The first book we read was The Cold Millions by Jess Walter, which I had already read and wrote about here.
The second selection was In Dubious Battle by John Steinbeck, which I had read a long time ago, and enjoyed re-reading.
Our third and most recent title was God's Bits of Wood by Ousmane Sebème. Not only was this a fantastic read -- it was something I never would have found, had I not been researching titles for this project. Huge win!
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God's Bits of Wood is a fictional account of a railroad strike that took place in Senegal, then a colony of France, in 1947-48.
Labour activists often talk about how past workers struggled to win the rights we have today, and our obligation to honour and continue that work. I will often say, "People fought and died to make this possible." Nothing could illustrate this better than God's Bits of Wood.
The railroad workers and their families lived in total poverty. The men were practically slaves, and the women were slaves to their men and children. They lived in tarpaper shacks without running water or electricity. They had formed a union, but the colonial system ensured it had no power.
During the strike, the workers and their families suffered extreme hardships and deprivations. The bosses turned off their water. They cut off their food supply. They were attacked. People were killed.
A strike is a transformative experience: it changes everything. And again, nothing illustrates this better than God's Bits of Wood.
While the men were gathered at the railyards and in the union hall, the women were alone in the village. They begin to move out of their submissive roles, to harness their anger, and to take charge of their lives. First one woman takes action. Then another. Leaders emerge. They plan collective actions. Not all the actions are successful, and some have dire consequences. But bit by bit, day by day, their lives are utterly transformed.
At one point, a group of teenagers invent a campaign of their own. Every night, they slip into the European quarter, and use their slingshots to cast stones at windows and lampposts. The whites are terrified -- not so much of the broken glass, but of the knowledge that natives have breached their compound.
This goes on for many nights -- until one day, one of the worst of the colonizers pops out of a hiding place and fires his revolver. Two boys die.
This is a turning point. The women organize a march to the capital. The men organize to support them and keep them safe.
The women walk for four days. They walk through heat, and thirst, and desperation. News of their march spreads, and they are welcomed into the capital as heroes.
The French give in. The workers win every demand.
The workers -- and more than that, the women -- changed their culture and their lives.
This was an intense, gripping story. It wasn't always easy to read, because the workers' suffering is so intense, but I couldn't put it down.
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Here are some passages from GBOW that I wrote in my notebook.
From an organizer:
For the first time in his life, an idea of his was going to play a part in the lives of thousands of others. It was not pride or vanity he was experiencing, but the astonishing discovery of his worth as a human being.
As the men discuss what to do about a scab. Many argue for beating or even killing him. One man says:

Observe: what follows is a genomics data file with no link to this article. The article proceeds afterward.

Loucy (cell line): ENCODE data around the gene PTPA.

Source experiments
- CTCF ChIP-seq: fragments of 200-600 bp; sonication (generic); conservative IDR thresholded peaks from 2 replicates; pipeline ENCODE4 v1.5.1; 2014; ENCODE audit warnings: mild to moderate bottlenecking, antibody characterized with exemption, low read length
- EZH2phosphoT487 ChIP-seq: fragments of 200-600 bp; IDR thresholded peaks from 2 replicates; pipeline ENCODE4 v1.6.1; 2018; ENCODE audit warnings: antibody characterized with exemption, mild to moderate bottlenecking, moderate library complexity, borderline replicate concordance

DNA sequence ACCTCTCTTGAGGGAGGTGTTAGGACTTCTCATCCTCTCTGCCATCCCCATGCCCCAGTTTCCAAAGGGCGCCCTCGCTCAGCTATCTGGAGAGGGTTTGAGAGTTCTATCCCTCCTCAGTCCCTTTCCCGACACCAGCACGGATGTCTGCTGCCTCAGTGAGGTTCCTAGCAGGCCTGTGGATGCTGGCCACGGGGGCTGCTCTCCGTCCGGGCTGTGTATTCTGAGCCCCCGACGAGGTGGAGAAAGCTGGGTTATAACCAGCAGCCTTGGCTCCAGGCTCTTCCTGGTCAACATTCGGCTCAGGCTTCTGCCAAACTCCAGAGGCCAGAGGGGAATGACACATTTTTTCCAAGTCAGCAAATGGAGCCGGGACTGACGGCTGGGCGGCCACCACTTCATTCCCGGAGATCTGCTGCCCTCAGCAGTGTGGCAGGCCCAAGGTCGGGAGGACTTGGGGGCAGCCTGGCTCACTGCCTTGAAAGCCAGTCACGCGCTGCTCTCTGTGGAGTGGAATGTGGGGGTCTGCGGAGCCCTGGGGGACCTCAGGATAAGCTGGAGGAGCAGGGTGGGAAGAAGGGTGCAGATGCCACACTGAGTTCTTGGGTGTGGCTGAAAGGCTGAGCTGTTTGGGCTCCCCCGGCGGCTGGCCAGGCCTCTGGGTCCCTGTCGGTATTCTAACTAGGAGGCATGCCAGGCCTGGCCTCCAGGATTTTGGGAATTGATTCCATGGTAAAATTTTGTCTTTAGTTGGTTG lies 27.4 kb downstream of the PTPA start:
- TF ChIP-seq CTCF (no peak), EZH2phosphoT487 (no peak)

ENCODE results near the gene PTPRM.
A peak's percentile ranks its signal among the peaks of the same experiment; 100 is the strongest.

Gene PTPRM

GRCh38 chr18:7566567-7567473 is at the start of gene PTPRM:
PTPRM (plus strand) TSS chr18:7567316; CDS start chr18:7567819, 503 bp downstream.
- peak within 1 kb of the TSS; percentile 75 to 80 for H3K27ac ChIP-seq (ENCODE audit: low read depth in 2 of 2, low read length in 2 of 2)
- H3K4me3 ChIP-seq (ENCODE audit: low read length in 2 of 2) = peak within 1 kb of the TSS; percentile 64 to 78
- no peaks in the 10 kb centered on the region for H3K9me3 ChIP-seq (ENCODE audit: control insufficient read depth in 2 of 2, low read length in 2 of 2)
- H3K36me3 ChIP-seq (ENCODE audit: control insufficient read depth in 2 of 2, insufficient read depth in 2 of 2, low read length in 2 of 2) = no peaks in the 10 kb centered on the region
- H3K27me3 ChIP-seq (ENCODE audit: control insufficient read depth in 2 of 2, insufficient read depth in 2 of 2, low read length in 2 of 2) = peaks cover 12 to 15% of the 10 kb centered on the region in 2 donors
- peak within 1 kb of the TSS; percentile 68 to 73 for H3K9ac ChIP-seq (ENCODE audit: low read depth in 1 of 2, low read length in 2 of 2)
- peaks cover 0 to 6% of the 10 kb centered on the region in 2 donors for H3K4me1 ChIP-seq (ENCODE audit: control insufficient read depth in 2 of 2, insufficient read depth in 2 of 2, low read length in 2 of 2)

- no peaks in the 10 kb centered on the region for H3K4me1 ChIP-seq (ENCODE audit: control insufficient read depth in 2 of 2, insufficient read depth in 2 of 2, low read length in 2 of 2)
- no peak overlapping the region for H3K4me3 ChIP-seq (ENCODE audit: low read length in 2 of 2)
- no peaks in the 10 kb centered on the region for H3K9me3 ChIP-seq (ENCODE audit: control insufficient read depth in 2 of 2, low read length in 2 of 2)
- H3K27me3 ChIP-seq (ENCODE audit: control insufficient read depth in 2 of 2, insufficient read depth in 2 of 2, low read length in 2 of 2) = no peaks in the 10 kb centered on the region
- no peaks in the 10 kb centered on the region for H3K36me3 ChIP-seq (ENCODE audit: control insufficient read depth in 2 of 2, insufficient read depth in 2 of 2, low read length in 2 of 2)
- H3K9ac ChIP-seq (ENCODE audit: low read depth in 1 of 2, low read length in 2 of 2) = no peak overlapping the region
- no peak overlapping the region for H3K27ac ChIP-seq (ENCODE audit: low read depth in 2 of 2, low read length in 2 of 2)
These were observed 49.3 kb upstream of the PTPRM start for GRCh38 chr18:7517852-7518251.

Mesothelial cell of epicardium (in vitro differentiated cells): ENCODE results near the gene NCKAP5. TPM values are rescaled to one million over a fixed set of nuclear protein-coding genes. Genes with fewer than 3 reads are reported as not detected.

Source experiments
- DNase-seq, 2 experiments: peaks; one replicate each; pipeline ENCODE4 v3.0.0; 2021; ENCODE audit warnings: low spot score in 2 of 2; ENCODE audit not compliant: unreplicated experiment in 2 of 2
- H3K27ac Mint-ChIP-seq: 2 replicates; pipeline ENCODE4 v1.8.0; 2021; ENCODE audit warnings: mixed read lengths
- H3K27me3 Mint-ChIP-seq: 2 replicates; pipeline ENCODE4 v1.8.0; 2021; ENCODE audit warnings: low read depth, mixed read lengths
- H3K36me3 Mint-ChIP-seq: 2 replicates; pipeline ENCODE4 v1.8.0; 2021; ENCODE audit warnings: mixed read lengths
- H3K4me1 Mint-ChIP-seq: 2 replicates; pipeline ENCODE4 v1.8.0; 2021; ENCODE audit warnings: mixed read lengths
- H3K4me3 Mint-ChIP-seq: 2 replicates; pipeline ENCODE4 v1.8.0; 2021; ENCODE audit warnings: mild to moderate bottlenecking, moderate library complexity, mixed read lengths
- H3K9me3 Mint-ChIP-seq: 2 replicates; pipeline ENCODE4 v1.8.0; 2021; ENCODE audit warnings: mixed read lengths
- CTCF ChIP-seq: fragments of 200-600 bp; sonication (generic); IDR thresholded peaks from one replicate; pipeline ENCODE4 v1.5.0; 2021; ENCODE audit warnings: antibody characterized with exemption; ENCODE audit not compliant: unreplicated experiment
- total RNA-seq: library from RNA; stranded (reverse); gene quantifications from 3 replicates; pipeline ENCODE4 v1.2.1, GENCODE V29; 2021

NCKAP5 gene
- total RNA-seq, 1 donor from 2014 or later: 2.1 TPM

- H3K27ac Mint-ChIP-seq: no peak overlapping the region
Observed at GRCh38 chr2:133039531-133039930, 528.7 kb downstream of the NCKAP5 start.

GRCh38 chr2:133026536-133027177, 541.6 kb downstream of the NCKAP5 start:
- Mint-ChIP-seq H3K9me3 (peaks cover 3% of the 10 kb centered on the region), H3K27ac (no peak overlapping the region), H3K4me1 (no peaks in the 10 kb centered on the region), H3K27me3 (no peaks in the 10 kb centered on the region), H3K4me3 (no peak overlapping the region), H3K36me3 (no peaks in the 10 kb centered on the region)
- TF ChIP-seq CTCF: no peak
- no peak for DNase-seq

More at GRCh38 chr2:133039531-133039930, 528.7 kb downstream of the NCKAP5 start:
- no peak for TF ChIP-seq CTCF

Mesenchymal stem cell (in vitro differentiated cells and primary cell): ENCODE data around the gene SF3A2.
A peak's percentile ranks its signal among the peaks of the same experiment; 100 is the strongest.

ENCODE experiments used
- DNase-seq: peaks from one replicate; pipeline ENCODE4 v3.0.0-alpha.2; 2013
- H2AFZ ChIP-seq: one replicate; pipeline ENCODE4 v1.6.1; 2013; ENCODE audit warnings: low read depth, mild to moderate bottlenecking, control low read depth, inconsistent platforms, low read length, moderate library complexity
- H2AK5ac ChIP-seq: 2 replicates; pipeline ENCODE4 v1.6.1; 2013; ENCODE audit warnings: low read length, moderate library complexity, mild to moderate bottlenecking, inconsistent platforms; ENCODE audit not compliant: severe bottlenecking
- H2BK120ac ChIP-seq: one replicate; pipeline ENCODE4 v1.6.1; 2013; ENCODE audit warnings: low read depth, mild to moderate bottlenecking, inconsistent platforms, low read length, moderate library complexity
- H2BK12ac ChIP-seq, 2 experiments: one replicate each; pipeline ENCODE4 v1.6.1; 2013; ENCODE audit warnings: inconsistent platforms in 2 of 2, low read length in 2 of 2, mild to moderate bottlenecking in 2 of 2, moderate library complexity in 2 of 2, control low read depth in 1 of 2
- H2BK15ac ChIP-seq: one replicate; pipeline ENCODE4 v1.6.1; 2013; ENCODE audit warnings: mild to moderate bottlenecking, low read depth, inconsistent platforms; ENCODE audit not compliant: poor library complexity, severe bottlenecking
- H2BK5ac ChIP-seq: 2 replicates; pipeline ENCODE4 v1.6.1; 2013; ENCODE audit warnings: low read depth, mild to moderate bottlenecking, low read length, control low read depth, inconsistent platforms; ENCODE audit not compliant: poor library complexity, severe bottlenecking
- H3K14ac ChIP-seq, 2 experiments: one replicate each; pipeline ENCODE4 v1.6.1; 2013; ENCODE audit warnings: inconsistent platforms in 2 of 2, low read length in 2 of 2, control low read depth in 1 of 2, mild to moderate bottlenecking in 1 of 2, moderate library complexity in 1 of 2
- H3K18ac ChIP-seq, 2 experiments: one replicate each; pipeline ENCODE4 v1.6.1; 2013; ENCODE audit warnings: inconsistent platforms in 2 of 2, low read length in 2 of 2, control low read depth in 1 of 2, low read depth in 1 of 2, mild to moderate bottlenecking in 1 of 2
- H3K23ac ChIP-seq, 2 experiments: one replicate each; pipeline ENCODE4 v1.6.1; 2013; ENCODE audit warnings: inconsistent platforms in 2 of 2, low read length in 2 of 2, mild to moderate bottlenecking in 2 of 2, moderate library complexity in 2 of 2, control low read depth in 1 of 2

If you imitate the hirelings of your masters, you will become like them, hirelings and barbarians. . . . You have shamed him before his friends, and before the world, and in doing that you have hurt him far more than you could by any bodily punishment. . . . I do not think that there is one among us who will be tempted to follow in his footsteps.
The company sees its once iron grip on the workers has turned to straw. The bosses are desperate to divide the workers and crush their solidarity. One worker, who struggles to see himself as a leader, remembers this:
One day Doudou had had an argument with Drame, the lynx-eyed deputy supervisor of the shop. 'Why should the white men have ten minutes off for their tea when we don't?' he had demanded. Drame had reported the words to Isnard, who immediately summoned Doudou and told him, in front of all the other men, 'Go and make yourself white and you can have ten minutes, too!' Doudou had controlled his anger, but the humiliation had never left him. He had never again spoken a word to the supervisor except when it was absolutely necessary.
Now the hated Isnard offers Doudou three million francs, for him alone, if he will tell his comrades to abandon their demands and return to work. That's when the union activists know that the company has cracked. Doudou says:
Three million francs is a lot of money for a Negro lathe operator, but even three million francs won't make me white. I would rather have the ten minutes for tea and remain a Negro.
The book was so vivid and gripping, I actually shouted out loud when I read this.
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Ousmane Sebème (1923-2007), who I had never heard of before this project, was a Senegalese author, playwright, and filmmaker. Often called "the father of African cinema," he was the first serious filmmaker from any African country.
Sebème worked as a fisherman, a bricklayer, a mechanic, a plumber, and other trades. He taught himself how to read and write. He was drafted into the French army, and served in World War II.
As a dockworker, Sebème discovered Marxist and Pan-African worldviews. When an injury prevented him from doing manual labour, Sebème decided to become a writer. He went on to write novels, plays, and films, and to practically invent African cinema.
There is a documentary about him, called "Sebème!", made in 2015. I will definitely look for it.